In 2007, several n+1 editors discussed books they’d read or wished they had read in college. The series of dialogues was published in a pamphlet called What We Should Have Known. A new pamphlet, No Regrets, which came out this week, reprises the 2007 panel’s questions (What do you wish you had read in college? What books changed you?) but restricts the conversation to women.
Why novelists love to write about affairs between professors and students.
These photos bring Dickinson to life better than any biography.
Rudyard Kipling’s creations in verse and prose are among the most familiar in the English language. It would be difficult to shield a child in any Anglophone country from Mowgli’s exploits among the wolves, or from an explanation of how the leopard got his spots. Many teenagers are still exposed to the hammering exhortations of “If—,” recently voted the most popular poem in Great Britain:If you can keep your head when all about you Are losing theirs and blaming it on you,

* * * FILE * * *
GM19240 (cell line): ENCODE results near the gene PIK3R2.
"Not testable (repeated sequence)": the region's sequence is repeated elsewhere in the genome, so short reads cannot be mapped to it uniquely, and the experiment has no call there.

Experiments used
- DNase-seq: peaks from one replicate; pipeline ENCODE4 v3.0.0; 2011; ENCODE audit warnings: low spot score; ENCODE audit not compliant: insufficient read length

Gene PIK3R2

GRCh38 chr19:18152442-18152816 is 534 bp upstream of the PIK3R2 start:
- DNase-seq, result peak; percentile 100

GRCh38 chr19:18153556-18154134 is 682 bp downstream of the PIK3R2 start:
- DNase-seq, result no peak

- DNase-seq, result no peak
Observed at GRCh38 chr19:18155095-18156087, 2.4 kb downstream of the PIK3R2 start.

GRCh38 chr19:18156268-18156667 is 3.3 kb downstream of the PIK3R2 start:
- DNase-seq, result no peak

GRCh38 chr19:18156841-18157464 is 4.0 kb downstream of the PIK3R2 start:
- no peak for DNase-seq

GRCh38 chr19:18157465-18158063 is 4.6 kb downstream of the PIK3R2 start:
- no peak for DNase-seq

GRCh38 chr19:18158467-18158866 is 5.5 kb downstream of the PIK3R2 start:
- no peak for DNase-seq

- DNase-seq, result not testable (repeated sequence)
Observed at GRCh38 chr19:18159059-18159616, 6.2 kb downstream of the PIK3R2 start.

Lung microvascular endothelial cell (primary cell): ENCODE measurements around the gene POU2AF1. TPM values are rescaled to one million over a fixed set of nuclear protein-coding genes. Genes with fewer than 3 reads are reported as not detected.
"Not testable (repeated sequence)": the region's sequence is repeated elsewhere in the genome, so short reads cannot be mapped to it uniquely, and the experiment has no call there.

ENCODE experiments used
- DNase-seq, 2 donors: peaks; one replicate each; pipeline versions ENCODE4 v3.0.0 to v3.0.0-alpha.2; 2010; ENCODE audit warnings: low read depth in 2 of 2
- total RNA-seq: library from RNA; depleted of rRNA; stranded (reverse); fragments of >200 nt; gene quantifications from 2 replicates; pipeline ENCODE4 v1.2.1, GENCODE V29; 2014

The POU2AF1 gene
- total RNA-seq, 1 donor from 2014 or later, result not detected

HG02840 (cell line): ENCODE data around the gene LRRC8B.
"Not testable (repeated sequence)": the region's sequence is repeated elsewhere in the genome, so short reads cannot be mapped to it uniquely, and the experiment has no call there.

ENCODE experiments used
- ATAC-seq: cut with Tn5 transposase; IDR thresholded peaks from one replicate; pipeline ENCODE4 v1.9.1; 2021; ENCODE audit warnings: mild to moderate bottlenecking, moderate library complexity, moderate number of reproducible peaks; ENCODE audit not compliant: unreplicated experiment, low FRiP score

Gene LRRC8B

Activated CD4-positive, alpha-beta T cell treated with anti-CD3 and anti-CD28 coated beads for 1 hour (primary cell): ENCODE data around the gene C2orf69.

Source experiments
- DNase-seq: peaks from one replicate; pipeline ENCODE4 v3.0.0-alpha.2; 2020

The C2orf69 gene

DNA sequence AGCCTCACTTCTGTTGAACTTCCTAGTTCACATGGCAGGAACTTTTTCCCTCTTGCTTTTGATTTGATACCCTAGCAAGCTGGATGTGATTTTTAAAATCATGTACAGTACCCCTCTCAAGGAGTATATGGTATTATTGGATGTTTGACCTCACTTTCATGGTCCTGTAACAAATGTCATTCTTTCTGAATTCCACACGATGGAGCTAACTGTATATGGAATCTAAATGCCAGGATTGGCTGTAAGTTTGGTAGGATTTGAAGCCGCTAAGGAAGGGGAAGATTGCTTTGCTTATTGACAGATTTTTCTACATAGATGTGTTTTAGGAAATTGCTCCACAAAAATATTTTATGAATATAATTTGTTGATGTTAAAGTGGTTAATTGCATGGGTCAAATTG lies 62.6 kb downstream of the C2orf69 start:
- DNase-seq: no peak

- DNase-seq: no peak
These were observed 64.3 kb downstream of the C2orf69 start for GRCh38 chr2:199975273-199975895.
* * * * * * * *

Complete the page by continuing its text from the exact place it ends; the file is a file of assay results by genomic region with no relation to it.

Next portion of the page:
Why quants can't measure historic significance
The stats have an answer. The stats lie.
The Holocaust and the limits of human understanding.
Awards for bad sex writing are literary slut-shaming.
A professor turns a blog post into a troubling book
The heavily-footnoted uplift of 'David and Goliath'
What do you get when you read a book that reinforces your beliefs while making you feel nonconformist?
"It was much, much more fun being absolutely unknown"
"The big thing for me is there’s nothing wrong with escape. Someone who is in a difficult or impossible situation who is offered an unlocked door to somewhere else that they can go through, and they can go through and they can get away..."